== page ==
“un”coaching.

I love the CrossFit methodology. I love the incorporation of Oly lifts, I love the functional movement, I love the randomization, I love the people and the mindset. CrossFit highly unique in that it’s almost organic, in the way that the herd thins. Only the strong survive and stay with CrossFit. I like it. Makes it so I’m surrounded by tough, consistent, powerful people.

I love the athletes. I love having athletes come in and expand their capabilities. I love having NON-athletes come in and discover their athleticism. I’ll sing their praises later. Today, I want to talk about the seasoned athletes, exploring CrossFit for the first time.


Athletes enter CrossFit with a basic idea of their physical capabilities, and an already-present mindset that allows them to ‘push’. It’s cool, because they’re willing to push and don’t need the “Yes you CAN!” speech (not that there’s anything wrong with wanting/needing that, but it’s cool to see it already developed). They’re excited about rediscovering their capabilities and expanding their horizons. Sometimes they’re already informed about lifts and movements, other times, they’re not, but they’re accepting that they must learn, because that’s what coaches have taught them their whole lives.

But…
For every bright side, there’s a difficulty, a dark side if you will.

Muscle memory is a fantastic thing. Fantastic, amazing, and trainable thing. Especially when it’s been taught for years and is innate. Just so powerful. You can see it with a baseball player when he steps up to the plate. I mentioned a story about that earlier this week to the six a.m. class. Watching someone who’s played for year step into the box after a gap in playing time, it’s fascinating to see that memory fire off and resurface.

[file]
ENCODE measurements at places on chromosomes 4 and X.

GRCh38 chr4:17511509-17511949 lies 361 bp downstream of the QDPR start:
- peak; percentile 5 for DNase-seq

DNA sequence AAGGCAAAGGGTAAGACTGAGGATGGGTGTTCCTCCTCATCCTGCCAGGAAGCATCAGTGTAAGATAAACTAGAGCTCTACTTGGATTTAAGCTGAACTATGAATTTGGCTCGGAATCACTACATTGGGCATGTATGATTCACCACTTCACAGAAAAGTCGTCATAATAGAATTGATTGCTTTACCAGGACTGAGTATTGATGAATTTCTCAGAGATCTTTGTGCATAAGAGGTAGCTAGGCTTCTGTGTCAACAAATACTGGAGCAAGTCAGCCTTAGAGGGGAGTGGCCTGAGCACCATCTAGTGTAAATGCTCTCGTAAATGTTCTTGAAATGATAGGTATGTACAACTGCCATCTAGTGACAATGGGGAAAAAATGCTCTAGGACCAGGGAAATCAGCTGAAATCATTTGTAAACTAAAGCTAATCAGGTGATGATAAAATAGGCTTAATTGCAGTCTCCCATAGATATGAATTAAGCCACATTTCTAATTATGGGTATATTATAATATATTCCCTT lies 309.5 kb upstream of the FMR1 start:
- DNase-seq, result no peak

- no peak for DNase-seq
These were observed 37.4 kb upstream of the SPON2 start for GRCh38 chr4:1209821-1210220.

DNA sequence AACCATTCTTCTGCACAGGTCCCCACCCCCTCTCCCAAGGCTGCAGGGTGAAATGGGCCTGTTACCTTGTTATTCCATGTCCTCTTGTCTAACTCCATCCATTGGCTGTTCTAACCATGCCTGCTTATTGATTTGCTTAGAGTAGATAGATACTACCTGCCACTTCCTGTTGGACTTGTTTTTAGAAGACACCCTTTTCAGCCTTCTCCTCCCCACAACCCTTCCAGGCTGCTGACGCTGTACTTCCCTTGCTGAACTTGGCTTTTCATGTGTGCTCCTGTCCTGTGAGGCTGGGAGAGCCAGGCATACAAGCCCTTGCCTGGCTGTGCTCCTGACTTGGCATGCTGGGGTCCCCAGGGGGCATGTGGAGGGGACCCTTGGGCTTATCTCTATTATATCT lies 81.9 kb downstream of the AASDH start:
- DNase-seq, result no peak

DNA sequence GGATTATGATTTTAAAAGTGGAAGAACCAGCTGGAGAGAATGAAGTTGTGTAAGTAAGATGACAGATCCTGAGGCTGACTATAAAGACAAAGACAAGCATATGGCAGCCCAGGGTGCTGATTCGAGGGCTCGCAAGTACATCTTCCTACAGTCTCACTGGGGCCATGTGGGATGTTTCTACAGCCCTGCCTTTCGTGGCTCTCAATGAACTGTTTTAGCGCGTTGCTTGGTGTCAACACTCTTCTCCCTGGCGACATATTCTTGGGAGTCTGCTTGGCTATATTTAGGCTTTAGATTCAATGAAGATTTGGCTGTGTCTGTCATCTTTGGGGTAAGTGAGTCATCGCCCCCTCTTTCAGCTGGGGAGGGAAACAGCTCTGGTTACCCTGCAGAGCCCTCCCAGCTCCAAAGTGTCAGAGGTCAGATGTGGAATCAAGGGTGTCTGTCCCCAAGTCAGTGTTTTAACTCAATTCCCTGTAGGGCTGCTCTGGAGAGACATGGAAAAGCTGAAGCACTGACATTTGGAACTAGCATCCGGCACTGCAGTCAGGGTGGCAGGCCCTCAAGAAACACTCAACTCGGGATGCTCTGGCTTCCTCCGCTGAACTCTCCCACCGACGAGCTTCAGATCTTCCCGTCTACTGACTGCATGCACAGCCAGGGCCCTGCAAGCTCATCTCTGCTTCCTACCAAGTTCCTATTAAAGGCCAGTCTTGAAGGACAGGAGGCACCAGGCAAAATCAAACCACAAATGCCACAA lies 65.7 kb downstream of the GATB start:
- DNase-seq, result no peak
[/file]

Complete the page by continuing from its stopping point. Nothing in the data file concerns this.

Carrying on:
Some things, though, I don’t WANT to have resurface. Like the idea our bodies get that says our shoulders and arms are more explosively powerful than our hips. That’s not fun to unteach…because it’s so ingrained from previous training that a whole new synaptic pattern has to be created and practiced. There’s a subconscious wall there that has to be broken down and rebuilt into what we’re aiming for. Sometimes the athlete is more open to the ‘tear down’, other times, it’s a process.

A perfect example is the clean. Something several athletes struggle with is convincing their brains to acknowledge that the hips and posterior chain are more powerful than their arms. You can see this in a clean because the hips don’t blast through, the bar moves slower, and the shoulders don’t shrug…so the athlete winds up somewhat baby T-Rexing the bar and trying to pull it using nothing but arms and shoulders. This is incredibly inefficient – less weight will be moved and fatigue will set in MUCH faster than if the proper core to extremity pattern were followed.

Yesterday’s WOD with the MBCs was a perfect time for EVERYONE to really focus on that pattern sans barbell, and create that muscle memory. When you’re here, and you’re doing these WODs, keep the C2E pattern in mind. It starts in the middle and moves OUT, not outside moving inward.

It’s a struggle, but I’m going to be pushing you all for it, to create, or recreate, the muscle memory – to ‘un’coach if you will – in your movements. I’mma yell about using your hips and full hip extensions and all kinds of snazzy jazz like that. You’re gonna get pissed at me…but I’m okay with that. Our intention isn’t to nitpick you to death, but it IS to make your movements safe, efficient, and powerful.

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